The Hub last weekend played host to the country’s first all-female hackathon, aimed at getting more girls to learn coding.
About a hundred girls between the ages of 15-17 milled into The Hub with the aim of building new websites while adding a flavour of Ireland to the site. The event is aimed to get young women creating with code, according to Anne-Marie Imafidon, founder of UK-based organisation Stemettes, which ran the hackathon at DCU with the Insight Centre for Data Analytics.
Hackathon judge Prof Christine Loscher from DCU hopes the event will encourage more young women to be aware of opportunities in the digital technology sector.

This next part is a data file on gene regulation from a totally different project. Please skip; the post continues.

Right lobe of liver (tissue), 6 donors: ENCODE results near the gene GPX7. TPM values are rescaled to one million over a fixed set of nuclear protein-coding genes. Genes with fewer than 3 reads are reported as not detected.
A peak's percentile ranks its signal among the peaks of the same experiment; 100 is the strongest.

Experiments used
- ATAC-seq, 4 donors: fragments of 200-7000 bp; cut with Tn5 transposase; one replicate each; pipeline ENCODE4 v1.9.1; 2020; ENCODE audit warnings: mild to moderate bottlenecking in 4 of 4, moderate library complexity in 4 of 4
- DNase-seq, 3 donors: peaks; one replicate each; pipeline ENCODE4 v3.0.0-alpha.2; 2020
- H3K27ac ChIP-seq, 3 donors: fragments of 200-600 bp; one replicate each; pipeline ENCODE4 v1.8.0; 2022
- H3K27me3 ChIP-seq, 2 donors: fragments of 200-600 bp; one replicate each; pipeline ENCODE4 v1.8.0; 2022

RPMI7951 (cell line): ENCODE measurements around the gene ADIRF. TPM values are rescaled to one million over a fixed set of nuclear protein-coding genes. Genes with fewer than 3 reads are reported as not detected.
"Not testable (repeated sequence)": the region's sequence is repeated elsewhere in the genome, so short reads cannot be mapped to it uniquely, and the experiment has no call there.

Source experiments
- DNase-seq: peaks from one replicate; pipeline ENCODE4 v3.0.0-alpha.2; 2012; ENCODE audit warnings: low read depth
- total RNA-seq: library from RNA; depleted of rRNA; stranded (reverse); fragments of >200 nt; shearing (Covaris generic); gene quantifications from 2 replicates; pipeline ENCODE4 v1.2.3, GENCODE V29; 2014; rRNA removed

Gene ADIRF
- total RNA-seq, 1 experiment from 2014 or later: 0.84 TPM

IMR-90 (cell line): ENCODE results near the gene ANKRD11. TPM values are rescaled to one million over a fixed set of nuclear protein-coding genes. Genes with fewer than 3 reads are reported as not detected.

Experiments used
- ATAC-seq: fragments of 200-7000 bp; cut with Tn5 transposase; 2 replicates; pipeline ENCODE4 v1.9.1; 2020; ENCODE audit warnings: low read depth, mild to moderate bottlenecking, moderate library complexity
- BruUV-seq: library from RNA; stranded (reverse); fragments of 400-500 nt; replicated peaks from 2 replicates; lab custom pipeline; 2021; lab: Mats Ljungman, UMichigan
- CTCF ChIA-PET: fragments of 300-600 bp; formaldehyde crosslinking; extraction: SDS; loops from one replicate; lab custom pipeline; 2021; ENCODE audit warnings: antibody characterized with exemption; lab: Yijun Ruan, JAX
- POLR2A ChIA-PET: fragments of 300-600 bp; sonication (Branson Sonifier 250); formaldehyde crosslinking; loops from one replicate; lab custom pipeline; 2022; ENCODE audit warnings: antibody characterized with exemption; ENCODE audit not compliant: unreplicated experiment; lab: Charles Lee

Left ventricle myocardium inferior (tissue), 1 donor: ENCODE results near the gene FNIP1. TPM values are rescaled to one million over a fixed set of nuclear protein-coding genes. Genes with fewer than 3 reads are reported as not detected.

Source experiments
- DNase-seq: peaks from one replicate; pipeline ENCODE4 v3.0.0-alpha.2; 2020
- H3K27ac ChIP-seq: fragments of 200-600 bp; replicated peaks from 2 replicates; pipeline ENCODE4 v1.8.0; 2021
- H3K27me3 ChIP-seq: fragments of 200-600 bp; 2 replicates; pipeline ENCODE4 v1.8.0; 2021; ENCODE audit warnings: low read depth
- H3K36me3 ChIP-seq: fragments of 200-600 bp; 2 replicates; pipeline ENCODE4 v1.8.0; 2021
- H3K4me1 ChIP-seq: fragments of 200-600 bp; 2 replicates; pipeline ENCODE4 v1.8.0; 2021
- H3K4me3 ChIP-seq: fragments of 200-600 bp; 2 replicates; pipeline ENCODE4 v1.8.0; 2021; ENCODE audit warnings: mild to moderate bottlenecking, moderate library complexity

“The future of technology looks bright, after seeing what these girls did today,” she said.
However, she cited figures for Ireland from the Higher Education Authority that of 2,613 applicants to study computer science in 2013, only 436 were female.
“Innovation needs diversity, and if we don’t have greater participation by women we could face a disaster for innovation in Ireland,” she said.
CEO of Silicon Republic Ann O’Dea spoke about the importance of “changing the ratio” and increasing diversity and female participation in STEM.
“It’s very important that women are part of shaping the future,” she said.
Plans are afoot to host a Girls Hack Ireland event at the Silicon Republic Inspire 2015 festival in Dublin in June.
Image Credit: Girls Hack Ireland